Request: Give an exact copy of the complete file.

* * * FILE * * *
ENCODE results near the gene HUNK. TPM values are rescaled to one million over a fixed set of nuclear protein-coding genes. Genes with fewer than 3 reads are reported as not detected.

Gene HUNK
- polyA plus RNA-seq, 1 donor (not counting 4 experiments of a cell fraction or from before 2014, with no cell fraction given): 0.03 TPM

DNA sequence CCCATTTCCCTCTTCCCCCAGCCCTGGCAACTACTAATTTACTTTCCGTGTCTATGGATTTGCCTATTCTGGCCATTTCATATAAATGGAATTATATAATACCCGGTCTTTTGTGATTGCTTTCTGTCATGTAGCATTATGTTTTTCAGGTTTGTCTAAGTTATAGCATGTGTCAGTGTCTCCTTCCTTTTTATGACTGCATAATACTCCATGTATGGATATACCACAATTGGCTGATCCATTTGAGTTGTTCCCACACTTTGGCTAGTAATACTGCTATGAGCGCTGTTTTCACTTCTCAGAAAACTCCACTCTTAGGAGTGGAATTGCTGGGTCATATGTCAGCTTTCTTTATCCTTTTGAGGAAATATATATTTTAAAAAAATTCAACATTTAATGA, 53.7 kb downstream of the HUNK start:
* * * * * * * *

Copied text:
ENCODE results near the gene HUNK. TPM values are rescaled to one million over a fixed set of nuclear protein-coding genes. Genes with fewer than 3 reads are reported as not detected.

Gene HUNK
- polyA plus RNA-seq, 1 donor (not counting 4 experiments of a cell fraction or from before 2014, with no cell fraction given): 0.03 TPM

DNA sequence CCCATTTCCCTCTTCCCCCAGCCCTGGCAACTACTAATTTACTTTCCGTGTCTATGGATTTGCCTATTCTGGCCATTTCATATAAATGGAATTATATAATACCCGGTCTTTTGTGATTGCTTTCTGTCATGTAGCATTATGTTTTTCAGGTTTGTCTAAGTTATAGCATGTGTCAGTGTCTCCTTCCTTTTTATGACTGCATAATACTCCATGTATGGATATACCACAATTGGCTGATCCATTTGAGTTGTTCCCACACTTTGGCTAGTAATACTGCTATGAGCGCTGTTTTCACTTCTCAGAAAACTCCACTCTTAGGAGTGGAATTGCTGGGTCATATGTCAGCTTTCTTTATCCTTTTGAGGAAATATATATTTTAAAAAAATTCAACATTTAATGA, 53.7 kb downstream of the HUNK start: